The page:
An Infant With Acute FPIES: The New Guidelines

Stephanie A. Leonard, MD

Disclosures

August 09, 2017

Discussion: Management of FPIES

Management of acute FPIES should be based on the severity of the patient's symptoms, with priority given to rehydration. Oral rehydration in mild acute FPIES may be sufficient, whereas moderate to severe acute FPIES may require multiple intravenous fluid boluses. Two recent case series have supported a role for ondansetron in shortening the duration of vomiting and therefore presumably preventing subsequent symptoms, although more studies are needed to understand the drug's efficacy. A single dose of systemic steroids may be useful for presumed gut inflammation, although data to support this are also lacking. Epinephrine does not treat FPIES reactions; therefore, autoinjectors are not prescribed for patients who are not at risk for anaphylaxis.

The following medical treatment of acute reactions is recommended. For mild FPIES (one or two episodes of vomiting and no lethargy), oral rehydration with breast milk or clear fluids may be attempted.

In moderate FPIES (three or more episodes of vomiting and mild lethargy), seeking medical attention in the emergency department is advised, and if the patient is > 6 months of age, an intramuscular dose of ondansetron (0.15 mg/kg; maximum dose, 16 mg) may be administered. IV fluid boluses (20 mL/kg) may be considered, and vital signs should be monitored closely. The patient can be discharged home if oral intake is tolerated.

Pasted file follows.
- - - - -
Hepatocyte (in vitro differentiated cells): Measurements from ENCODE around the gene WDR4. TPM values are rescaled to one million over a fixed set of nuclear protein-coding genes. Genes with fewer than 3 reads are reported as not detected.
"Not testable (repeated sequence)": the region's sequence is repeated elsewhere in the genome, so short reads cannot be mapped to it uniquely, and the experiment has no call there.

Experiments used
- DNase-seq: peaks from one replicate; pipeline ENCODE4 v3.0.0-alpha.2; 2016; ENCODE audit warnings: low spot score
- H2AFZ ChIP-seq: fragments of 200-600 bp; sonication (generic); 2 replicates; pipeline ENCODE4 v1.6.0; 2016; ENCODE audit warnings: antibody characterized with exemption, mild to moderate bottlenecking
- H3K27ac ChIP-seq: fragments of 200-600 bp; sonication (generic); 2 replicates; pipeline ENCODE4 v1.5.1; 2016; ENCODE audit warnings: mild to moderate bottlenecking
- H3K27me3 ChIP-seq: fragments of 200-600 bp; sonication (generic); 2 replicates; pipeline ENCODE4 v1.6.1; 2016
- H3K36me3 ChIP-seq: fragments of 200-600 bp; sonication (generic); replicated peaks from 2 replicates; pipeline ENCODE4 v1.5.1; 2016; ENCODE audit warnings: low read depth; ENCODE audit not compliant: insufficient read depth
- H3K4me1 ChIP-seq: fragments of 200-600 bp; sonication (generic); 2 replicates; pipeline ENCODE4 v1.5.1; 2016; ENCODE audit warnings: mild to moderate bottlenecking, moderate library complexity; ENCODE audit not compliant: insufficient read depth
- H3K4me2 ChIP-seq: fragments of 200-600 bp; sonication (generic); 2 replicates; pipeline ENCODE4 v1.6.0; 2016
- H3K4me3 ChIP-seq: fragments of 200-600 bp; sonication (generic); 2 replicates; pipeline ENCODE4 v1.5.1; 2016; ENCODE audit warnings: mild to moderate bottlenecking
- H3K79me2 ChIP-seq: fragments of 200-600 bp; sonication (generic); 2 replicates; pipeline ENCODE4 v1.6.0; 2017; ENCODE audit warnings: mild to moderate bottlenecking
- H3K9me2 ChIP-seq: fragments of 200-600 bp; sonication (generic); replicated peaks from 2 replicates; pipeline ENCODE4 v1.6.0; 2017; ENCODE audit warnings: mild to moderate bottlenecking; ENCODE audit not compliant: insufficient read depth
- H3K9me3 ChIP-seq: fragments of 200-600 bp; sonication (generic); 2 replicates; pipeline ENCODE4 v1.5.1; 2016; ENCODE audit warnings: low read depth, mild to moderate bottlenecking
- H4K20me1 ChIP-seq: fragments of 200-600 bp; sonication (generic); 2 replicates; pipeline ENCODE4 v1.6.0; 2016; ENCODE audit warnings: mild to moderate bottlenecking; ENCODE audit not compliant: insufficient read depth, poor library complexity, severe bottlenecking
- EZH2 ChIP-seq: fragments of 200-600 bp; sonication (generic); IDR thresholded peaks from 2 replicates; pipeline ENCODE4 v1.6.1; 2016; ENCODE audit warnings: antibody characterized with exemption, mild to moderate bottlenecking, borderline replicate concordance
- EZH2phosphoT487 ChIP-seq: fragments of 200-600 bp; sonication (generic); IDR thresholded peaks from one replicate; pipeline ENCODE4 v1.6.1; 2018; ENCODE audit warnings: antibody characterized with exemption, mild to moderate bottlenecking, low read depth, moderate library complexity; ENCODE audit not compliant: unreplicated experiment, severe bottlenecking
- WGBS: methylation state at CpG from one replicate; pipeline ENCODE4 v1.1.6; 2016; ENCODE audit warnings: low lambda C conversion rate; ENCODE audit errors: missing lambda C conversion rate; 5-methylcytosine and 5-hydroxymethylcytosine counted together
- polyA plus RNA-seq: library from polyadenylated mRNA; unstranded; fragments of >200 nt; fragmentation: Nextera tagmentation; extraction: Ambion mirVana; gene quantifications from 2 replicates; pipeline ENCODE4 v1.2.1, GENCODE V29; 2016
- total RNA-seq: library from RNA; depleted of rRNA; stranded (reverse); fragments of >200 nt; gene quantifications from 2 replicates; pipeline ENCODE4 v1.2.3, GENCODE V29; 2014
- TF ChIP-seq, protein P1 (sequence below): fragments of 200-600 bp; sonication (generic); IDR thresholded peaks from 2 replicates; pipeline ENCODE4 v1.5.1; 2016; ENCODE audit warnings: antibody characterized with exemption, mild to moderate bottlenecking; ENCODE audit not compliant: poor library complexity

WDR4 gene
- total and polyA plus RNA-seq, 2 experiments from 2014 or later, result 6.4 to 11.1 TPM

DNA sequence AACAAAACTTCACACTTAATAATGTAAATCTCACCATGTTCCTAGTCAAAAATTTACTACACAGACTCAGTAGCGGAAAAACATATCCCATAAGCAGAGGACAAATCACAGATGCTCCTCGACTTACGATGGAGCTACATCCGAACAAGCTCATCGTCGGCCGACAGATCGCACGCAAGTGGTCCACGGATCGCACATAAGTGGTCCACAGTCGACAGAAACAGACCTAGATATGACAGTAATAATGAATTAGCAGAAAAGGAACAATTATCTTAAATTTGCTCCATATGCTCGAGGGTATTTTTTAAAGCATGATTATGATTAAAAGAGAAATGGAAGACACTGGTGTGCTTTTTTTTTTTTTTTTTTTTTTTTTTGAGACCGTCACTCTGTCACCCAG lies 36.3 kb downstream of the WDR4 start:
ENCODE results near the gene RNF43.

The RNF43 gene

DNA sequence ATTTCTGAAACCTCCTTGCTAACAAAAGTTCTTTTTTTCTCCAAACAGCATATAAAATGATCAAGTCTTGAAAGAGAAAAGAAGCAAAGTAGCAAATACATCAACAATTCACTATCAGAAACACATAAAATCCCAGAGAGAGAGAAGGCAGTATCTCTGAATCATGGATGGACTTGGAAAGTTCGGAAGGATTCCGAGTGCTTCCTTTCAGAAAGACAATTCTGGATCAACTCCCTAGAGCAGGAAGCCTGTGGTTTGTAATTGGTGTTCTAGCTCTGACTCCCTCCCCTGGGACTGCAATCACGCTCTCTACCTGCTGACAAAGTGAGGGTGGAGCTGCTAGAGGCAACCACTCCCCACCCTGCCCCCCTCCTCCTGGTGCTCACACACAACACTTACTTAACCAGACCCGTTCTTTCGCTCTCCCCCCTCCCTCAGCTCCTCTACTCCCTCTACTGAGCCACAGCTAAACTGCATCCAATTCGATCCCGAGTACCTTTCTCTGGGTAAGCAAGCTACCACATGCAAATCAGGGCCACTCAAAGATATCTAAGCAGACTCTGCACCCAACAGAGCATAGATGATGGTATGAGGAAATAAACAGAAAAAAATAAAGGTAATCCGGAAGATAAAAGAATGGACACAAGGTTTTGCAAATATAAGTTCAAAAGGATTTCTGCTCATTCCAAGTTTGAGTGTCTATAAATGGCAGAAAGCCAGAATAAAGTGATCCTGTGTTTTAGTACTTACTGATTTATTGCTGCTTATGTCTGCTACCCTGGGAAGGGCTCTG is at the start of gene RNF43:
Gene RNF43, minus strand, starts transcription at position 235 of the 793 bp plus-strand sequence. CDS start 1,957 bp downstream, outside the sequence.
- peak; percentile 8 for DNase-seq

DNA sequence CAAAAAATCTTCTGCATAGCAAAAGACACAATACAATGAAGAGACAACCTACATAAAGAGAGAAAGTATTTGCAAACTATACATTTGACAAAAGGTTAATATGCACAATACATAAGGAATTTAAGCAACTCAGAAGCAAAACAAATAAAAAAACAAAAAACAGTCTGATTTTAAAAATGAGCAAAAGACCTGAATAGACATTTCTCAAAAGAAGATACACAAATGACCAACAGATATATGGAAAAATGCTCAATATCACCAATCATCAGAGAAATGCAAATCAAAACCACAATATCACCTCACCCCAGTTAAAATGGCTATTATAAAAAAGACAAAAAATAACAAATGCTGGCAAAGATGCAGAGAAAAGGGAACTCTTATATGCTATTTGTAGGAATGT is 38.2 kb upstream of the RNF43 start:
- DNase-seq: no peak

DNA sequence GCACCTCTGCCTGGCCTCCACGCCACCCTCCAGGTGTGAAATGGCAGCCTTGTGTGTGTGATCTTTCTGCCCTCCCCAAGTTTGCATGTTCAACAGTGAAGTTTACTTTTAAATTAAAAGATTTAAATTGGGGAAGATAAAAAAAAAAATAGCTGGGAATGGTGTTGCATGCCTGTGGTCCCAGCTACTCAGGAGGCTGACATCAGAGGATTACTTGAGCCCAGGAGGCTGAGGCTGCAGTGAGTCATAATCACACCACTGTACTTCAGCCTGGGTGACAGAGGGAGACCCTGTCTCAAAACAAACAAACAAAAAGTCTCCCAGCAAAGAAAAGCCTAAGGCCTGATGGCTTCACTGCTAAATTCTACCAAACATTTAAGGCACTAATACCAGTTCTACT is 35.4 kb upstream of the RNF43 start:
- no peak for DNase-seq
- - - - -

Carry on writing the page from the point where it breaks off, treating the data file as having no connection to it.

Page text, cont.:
In severe FPIES (three or more episodes of vomiting and severe lethargy, hypotonia, or ashen or cyanotic appearance), emergency services should be sought and IV fluids and ondansetron administered. IV methylprednisolone (1 mg/kg; maximum dose, 60-80 mg) may be considered, and vital signs and electrolytes should be monitored and corrected as needed. Intensive care unit admission may be needed in the case of persistent or severe hypotension, shock, extreme lethargy, or secondary respiratory distress.

Long-term management of FPIES includes strict avoidance of the trigger food, dietary advancement, education on how to respond to reactions, and monitoring for resolution.

Long-term management of FPIES includes strict avoidance of the trigger food, dietary advancement, education on how to respond to reactions, and monitoring for resolution. The patient in this case reacted to goat's milk, which cross-reacts with cow's and sheep's milk; therefore, it was recommended that she avoid all of these milks. Most infants with FPIES do not react to the trigger food in breast milk; therefore, maternal elimination of the food from her diet is not recommended if the infant remains asymptomatic and is thriving. In the recent Australian population study, only 5% of infants with FPIES were reported to have reacted during exclusive breastfeeding.[3]

In cow's-milk FPIES, hypoallergenic formulas are recommended as supplementation or in formula-fed infants. Extensively hydrolyzed casein formulas are tolerated by most patients with cow's-milk FPIES; however amino acid-based formulas may be needed in 10%-20% of infants.